• Average miles walked and number of person contacts per day are higher.
  • Walking access: all basic needs and amenities are within walking distance.
  • Walkable: clean, well-lit sidewalks and walking paths that are accessible all year.
  • Physical amenities have characteristics that facilitate their use (e.g., parks and paths have desirable destination points—“a reason to go”).
  • Presence of active community environments.
  • Adequate public transportation to important facilities or destination points.
  • Perceived as safe and crime free.
  • Opportunity to participate in a variety of formal and informal social and physical activities.
  • Community members encourage participation (results in a “healthy worker” effect for retirees).
  • Population density is at a level that results in regular unplanned social interaction as residents perform their activities of daily living.
  • Local governments experience high levels of participation by seniors and see increased numbers of seniors in elected or appointed positions.
  • Local governments progressively demonstrate senior-friendly policy decisions.
  • Private sector markets progressively respond to the needs of seniors.

Healthy Naturally Occurring Retirement Community Policy Initiatives

  • Keep sidewalks well maintained, lighted, and clear of snow.
  • Look for ways to make streets and intersections more pedestrian friendly and safe.
  • Increase the duration of time for yellow and green periods of traffic lights and increase the size of street signs.
  • Implement measures that decrease the speed and frequency of automobile traffic.
  • Evaluate, develop, and implement active community environment policies.
  • Add walking and bicycle paths that include points of interest (destination points).
  • Add new parks, maintain existing parks, and increase the number of park benches or tables.
  • Improve children’s play facilities.
  • Add bicycle lanes and allow nonlicensed, personal electronic vehicles or golf carts to use these lanes.
  • Change residential zoning restrictions to allow seniors walking-distance access to needed goods and services (e.g., health clinics, pubs, supermarkets, and shops).
  • Evaluate public transportation and consider shuttle buses to points of interest or facilities, such as malls or hospitals.
  • Lobby state or provincial governments for step-down driving license laws that permit elderly seniors to drive longer (e.g., licenses restricted to daytime or local driving).
  • Implement a policy that supports private sector involvement and ability to address senior needs.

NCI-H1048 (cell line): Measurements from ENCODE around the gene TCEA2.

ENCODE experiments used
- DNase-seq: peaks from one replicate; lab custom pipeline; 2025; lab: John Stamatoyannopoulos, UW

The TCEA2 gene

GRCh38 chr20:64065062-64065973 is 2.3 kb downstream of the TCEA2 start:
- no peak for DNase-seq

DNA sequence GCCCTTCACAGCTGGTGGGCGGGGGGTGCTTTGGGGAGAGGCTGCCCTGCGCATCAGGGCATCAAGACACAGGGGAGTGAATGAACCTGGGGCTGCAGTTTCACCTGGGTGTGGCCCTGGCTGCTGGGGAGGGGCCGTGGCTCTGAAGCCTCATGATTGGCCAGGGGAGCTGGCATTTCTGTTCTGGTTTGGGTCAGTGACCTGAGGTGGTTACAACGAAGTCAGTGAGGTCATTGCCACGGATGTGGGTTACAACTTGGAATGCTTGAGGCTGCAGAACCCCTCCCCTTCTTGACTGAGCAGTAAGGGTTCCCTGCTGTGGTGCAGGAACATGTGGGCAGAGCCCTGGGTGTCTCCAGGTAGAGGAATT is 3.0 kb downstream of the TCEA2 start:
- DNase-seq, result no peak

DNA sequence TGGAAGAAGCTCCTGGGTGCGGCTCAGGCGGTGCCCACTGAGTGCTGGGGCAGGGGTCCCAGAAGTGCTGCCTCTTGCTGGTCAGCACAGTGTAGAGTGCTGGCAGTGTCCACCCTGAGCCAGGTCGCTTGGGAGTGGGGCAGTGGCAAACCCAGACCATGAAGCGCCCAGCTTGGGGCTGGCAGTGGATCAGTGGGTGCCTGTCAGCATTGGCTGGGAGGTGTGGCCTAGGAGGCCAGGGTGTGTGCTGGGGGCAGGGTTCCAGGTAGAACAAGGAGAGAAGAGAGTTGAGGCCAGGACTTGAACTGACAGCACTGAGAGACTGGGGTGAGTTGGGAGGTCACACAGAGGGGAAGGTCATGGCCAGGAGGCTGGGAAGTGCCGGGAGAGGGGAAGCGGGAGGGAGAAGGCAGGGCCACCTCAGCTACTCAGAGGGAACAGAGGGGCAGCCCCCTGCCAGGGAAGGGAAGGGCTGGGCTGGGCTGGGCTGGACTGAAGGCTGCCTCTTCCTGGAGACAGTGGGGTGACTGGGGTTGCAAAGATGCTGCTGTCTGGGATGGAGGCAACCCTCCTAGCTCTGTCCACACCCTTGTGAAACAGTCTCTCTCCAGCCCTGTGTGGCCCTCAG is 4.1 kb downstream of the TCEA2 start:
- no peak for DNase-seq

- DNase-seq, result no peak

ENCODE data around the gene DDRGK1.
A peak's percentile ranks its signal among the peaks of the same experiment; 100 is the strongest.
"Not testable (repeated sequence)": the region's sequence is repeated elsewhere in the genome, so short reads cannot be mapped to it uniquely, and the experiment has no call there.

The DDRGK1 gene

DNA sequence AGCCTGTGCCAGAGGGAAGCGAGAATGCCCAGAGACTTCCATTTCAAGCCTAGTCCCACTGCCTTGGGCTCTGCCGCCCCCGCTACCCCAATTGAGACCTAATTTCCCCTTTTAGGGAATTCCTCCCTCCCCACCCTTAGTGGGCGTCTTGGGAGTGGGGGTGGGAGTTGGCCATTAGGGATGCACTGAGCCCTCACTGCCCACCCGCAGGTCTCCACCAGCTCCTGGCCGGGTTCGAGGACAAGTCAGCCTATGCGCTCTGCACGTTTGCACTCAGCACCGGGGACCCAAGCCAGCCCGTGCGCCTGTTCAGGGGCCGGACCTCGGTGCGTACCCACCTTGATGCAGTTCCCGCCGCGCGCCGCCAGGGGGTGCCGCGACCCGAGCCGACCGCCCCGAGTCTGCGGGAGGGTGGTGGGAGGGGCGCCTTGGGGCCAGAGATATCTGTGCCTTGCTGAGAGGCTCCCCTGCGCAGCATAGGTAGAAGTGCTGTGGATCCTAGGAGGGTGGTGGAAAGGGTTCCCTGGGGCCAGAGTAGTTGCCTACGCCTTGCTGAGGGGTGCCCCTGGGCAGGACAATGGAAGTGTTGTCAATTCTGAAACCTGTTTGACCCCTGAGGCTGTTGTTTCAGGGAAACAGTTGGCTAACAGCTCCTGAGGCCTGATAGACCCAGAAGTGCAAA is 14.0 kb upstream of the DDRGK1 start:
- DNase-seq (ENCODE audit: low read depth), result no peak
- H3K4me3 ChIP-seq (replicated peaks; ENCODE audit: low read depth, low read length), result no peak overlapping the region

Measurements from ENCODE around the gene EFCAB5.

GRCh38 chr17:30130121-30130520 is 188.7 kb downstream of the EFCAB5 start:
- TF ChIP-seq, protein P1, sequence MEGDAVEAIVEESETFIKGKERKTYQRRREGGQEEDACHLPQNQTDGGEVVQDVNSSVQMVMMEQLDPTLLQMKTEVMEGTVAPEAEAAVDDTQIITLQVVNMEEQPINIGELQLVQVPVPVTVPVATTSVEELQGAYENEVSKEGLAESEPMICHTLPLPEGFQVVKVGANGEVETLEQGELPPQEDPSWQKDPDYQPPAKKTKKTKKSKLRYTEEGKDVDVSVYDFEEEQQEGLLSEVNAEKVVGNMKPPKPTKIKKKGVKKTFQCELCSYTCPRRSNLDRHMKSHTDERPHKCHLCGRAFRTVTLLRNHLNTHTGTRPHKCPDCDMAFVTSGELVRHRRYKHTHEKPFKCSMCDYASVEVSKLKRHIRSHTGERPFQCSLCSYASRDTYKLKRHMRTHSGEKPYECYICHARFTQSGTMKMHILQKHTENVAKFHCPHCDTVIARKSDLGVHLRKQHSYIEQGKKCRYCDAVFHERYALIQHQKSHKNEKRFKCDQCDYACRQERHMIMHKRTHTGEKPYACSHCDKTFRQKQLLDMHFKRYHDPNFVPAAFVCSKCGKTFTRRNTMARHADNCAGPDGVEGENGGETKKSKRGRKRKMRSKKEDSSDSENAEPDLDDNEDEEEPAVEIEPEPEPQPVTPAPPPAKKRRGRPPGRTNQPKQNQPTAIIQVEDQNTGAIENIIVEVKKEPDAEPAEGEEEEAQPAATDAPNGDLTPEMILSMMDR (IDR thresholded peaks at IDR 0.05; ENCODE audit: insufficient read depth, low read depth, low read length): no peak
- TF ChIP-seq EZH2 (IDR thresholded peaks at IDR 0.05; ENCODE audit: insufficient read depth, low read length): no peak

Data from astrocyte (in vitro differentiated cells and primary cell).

• Implement property tax concessions for seniors.
  • Provide incentives for private sector investment (e.g., relaxation of urban planning restrictions).
  • Support community-based nongovernmental organizations that address seniors’ interests.
  • Facilitate senior participation in municipal government activities (i.e., look to seniors as a new source of part-time civil servants). This includes both creating employment opportunities for seniors and looking to seniors as a source of knowledge and labor.
  • Promote senior-led volunteerism.
  • Increase the perception of security by making police presence a part of the community.

DEMOGRAPHIC TRENDS

Demographic trends are important to public health planning and policy: as trends change, policy should change so that the needs of communities with specific characteristics are met. Current demographic trends, combined with the desire to age in place, will lead to a dramatic growth in NORCs. Thirteen percent of Canada’s 32 million people are aged 65 years or older; it is estimated that this proportion will rise to 21.4% by 2031.7 The United States will see a similar increase: it is estimated that the senior population will increase from 35 million in 2000 to 70 million by 2030.8,9

Along with the trend in aging is a global trend toward urbanization. The United Nations predicts that the percentage of urban dwellers will increase from 47% in 2000 to 60% by 2030.10,11 Much of this increase will be attributed to the aging population; in Canada, 80% of seniors are currently living in cities. Trends indicate that seniors are returning to the city, and they are returning because of increased access to services and recreational amenities in urban settings, a desire to avoid the isolation associated with rural living, and decreased functioning (e.g., health status, physical ability, disability).1215

Evidence also shows that seniors want to age in their homes. In a 2000 AARP study, 79% of the 2001 respondents aged 50 years and older indicated that they wanted to remain in their homes as long as possible. This desire increases with age.8,1618 Similar results were obtained in a 1997 Angus Reid poll of 1515 Canadian adults, 80% of whom indicated a preference to die at home versus dying in a hospital or other care facility.19